“It’s the biggest Bengali festival outside South Asia and nowhere in the UK does it better than Tower Hamlets,” Julie Begum, member of the Boishakhi Mela Community Engagement Group (BMCEG), tells Eastlondonlines.
The Boishakhi Mela is a celebration of the Bengali New Year; a huge feast of music, dance, theatre, floats, cuisine and poetry. This year’s festival will take place on Sunday July 1 in Weavers Fields, Bethnal Green and is expected to attract at least 40,000 people.
It will be launched by a stunning procession making its way through Brick Lane and finishing by the Main Stage in Weavers Fields at midday, where the event will officially begin.
The procession will include floats depicting a tiger, an elephant and a peacock. Local schools, artists and community organisations are involved in the choreography, costume and prop design and will also be taking part in the mobile spectacle.
Away from the main stage, the Family and Arts Zone will provide a range of free creative and wellbeing activities for all ages to take part in, from midday till 6pm.
The Mela marketplace will feature a variety of stall holders selling a wide variety of Bengali and South Asian food, arts and crafts.
Internationally renowned and award-winning band Chirkutt will be travelling all the way from Bangladesh to perform as headliners at Weavers Fields, alongside folk singer Ashik.
The band describe their music as a ‘unique fusion of traditional ethnic melodic motifs with the power of modern rock’. They are one of very few Bangladeshi artists to succeed in the global scene.
Chirkutt told ELL: “We think this Bangladeshi community festival in Europe portrays the true colour, culture, values, warmth, essence of unity, creativity and strength of Bangladesh and its people. It can set an example of harmony and peace for the rest of the world.
“The brilliant organisers and associates of the Mela are taking Bangladesh to the next level, and by organising such a big event for so many years they are creating history.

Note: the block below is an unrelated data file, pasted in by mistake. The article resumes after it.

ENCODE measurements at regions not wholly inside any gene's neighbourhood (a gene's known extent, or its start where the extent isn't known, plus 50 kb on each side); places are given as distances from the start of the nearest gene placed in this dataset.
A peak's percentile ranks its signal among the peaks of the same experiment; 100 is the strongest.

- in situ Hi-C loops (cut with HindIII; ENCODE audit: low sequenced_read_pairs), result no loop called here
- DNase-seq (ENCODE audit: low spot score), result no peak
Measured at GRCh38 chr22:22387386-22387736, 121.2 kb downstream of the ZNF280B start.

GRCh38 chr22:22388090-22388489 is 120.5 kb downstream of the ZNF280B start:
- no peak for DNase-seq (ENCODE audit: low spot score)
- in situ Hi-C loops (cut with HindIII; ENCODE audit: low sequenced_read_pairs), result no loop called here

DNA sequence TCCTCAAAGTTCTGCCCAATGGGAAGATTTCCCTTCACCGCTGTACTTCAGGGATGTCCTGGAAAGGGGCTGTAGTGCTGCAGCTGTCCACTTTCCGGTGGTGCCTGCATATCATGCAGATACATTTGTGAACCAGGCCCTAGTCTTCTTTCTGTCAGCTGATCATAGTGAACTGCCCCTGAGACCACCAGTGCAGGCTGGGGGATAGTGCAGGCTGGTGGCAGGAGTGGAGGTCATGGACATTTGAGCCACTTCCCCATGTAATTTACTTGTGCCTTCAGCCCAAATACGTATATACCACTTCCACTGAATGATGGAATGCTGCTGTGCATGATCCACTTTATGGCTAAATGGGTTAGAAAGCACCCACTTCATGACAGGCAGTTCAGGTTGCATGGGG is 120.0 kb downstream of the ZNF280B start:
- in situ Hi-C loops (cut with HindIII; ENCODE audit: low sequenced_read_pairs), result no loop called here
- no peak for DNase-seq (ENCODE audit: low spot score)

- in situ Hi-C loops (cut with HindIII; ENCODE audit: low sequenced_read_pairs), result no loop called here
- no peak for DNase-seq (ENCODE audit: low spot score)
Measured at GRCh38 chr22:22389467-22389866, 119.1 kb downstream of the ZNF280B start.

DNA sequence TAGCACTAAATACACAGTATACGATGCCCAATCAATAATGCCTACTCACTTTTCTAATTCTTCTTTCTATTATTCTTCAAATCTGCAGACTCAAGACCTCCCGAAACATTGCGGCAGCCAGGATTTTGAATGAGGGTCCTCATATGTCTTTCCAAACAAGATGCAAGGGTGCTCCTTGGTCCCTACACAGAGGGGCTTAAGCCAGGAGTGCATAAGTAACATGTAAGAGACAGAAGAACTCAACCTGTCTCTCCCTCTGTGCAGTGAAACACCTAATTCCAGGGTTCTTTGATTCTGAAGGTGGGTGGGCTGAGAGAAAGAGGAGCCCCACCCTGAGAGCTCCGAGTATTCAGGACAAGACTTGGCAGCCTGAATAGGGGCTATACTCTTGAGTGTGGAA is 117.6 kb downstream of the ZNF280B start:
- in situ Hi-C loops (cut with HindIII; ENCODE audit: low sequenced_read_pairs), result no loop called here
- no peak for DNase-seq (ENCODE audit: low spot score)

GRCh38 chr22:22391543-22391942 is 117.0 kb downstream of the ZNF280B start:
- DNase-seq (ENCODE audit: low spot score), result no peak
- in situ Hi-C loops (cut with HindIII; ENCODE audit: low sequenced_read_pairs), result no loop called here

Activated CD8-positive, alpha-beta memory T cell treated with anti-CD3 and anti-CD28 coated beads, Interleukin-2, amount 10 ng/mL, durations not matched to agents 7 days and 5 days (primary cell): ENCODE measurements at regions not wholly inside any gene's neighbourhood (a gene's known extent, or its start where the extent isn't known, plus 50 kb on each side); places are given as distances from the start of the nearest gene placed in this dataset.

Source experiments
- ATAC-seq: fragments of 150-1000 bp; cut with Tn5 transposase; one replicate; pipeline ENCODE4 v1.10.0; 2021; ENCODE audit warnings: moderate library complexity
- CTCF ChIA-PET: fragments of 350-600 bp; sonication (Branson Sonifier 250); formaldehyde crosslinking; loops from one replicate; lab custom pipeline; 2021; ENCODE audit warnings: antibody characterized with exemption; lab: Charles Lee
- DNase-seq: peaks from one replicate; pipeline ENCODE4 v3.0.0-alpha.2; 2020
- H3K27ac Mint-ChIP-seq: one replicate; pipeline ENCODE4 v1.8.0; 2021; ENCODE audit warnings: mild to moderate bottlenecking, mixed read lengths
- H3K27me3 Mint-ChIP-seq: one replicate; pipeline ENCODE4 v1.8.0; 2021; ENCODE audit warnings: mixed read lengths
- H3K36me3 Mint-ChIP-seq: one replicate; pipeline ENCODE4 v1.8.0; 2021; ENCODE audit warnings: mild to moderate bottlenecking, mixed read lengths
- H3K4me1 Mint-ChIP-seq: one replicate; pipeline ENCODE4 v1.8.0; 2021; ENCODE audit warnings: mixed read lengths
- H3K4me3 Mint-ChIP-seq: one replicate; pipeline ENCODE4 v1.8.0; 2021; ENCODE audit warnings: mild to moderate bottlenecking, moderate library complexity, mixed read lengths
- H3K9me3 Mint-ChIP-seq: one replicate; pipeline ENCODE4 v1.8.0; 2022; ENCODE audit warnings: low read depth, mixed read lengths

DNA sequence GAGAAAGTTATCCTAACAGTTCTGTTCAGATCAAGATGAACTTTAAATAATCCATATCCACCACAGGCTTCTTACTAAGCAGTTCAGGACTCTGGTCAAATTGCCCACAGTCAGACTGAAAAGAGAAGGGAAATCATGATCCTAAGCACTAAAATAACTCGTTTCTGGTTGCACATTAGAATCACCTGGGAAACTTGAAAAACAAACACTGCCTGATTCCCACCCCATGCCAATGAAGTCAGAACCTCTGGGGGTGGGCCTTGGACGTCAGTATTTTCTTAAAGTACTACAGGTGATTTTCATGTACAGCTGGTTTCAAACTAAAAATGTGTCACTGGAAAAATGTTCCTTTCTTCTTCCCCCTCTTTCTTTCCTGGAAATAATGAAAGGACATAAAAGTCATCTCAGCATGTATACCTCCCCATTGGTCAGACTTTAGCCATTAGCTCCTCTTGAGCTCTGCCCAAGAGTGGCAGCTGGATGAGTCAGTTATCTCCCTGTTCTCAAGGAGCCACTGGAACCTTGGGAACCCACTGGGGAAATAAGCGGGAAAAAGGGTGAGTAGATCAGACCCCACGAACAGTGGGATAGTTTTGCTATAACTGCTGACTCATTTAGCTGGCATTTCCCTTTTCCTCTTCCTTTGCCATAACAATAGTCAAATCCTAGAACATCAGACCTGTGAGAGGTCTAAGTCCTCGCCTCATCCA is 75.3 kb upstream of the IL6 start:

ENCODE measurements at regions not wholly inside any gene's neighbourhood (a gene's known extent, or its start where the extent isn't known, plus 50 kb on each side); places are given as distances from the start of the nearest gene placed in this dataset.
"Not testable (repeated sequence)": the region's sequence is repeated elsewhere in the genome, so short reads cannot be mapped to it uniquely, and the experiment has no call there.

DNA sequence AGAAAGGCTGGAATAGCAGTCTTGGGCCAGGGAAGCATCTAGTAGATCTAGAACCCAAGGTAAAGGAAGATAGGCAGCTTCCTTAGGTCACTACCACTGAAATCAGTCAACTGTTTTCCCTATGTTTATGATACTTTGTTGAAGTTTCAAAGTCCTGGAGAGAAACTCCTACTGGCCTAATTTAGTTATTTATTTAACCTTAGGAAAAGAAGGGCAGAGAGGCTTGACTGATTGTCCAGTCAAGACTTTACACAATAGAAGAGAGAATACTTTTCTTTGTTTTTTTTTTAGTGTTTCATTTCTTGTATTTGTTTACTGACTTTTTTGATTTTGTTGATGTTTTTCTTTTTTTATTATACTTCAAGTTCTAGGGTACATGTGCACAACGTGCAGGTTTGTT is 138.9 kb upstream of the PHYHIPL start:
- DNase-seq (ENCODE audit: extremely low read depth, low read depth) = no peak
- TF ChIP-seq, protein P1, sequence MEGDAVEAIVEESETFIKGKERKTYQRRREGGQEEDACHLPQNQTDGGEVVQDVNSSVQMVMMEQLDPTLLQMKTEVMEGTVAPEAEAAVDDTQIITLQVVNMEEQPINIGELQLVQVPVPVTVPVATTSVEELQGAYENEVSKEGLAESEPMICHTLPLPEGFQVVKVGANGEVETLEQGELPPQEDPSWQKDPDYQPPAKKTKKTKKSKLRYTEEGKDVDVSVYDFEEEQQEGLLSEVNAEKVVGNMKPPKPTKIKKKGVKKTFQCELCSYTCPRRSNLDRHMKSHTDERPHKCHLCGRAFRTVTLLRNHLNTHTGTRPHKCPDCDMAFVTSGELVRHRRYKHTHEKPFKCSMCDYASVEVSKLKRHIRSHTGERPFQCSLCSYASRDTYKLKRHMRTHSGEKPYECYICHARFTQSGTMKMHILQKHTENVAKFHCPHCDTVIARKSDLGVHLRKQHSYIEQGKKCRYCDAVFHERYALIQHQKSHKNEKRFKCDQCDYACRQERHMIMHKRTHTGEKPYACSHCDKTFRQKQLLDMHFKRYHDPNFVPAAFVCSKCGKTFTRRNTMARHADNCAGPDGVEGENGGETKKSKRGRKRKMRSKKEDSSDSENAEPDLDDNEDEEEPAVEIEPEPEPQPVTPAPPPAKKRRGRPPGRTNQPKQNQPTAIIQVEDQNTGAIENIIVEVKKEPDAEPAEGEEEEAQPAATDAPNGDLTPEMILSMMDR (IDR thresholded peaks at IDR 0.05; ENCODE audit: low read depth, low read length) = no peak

“People and culture bring life to a place, and diversity makes it magical and beautiful. We think Tower hamlets is a great example of peaceful and harmonious coexistence of two amazing cultures.
“We are so happy to know that our Bangladeshi people and especially our Sylheti brothers and sisters are doing so many great things socially, economically, culturally by contributing to the British society.
“Considering [the festival’s] importance we are very honoured and proud to be invited to such a glorious event as the headliners.
“We are very much looking forward to win the heart of thousands sharing the root music and culture. Can’t wait!”
Begum, member of the BMCEG, co-founder and chair of the Swadhinata Trust, told ELL: “The event offers us, the British-Bangladeshi residents of Tower Hamlets, the opportunity to share and celebrate our rich cultural heritage with the wider community.
“The Mela is visited by people of all ages – families, young and elderly alike. Our audience is not just limited to East London alone; visitors come from all parts of the country and Europe.”
The Mela is the largest Asian open-air event in Europe. It was originally created in 1997 for the Bangladeshi diaspora in the UK and it’s been held each Spring/Summer since. As of 2009, the Mela was organised by the Tower Hamlets council.
The festival takes place across the area of Banglatown in Tower Hamlets, from Brick Lane to Weavers Fields and Allen Gardens in Bethnal Green. It is the largest street festival in the UK after the Notting Hill Carnival, usually attracting around 80,000 visitors from around the country.
Last year’s Mela featured some of the biggest names in Bangla music and dance, with headline acts including MILES and Rinku from Bangladesh.
A group of leading journalists, cultural, business and community members, the Boishakhi Mela Community Engagement Group, give their time and expertise freely every year to provide support and advice to the council.
Nobab Uddin, member of the group and Former President of the London Bangla Press Club, told ELL: “Members provide advice on various community issues including the selecting of international artists, theme songs, parade, what should be included in the Mela, publicity matters, security, Health & Safety, local issues, and more.
“We share our expert view with council officers and councillors and make suggestions based on our experiences and skills.
“I believe Tower Hamlets offers the best of London in the multicultural society. This is one of the biggest events for the Bangladeshi people living in UK.”
Tower Hamlets is hosting this magnificent Bengali festival as it has the largest Bangladeshi population in England, making up 32 per cent of the borough’s population (81,377 Bangladeshis); significantly larger than the proportion across London, which is 3 per cent, or England (under 1 per cent) according to the United Kingdom 2011 Census data.
In fact, there are more Bangladeshis than white British people in the borough.
To learn more about the 2018 Boishakhi Mela visit their official webpage.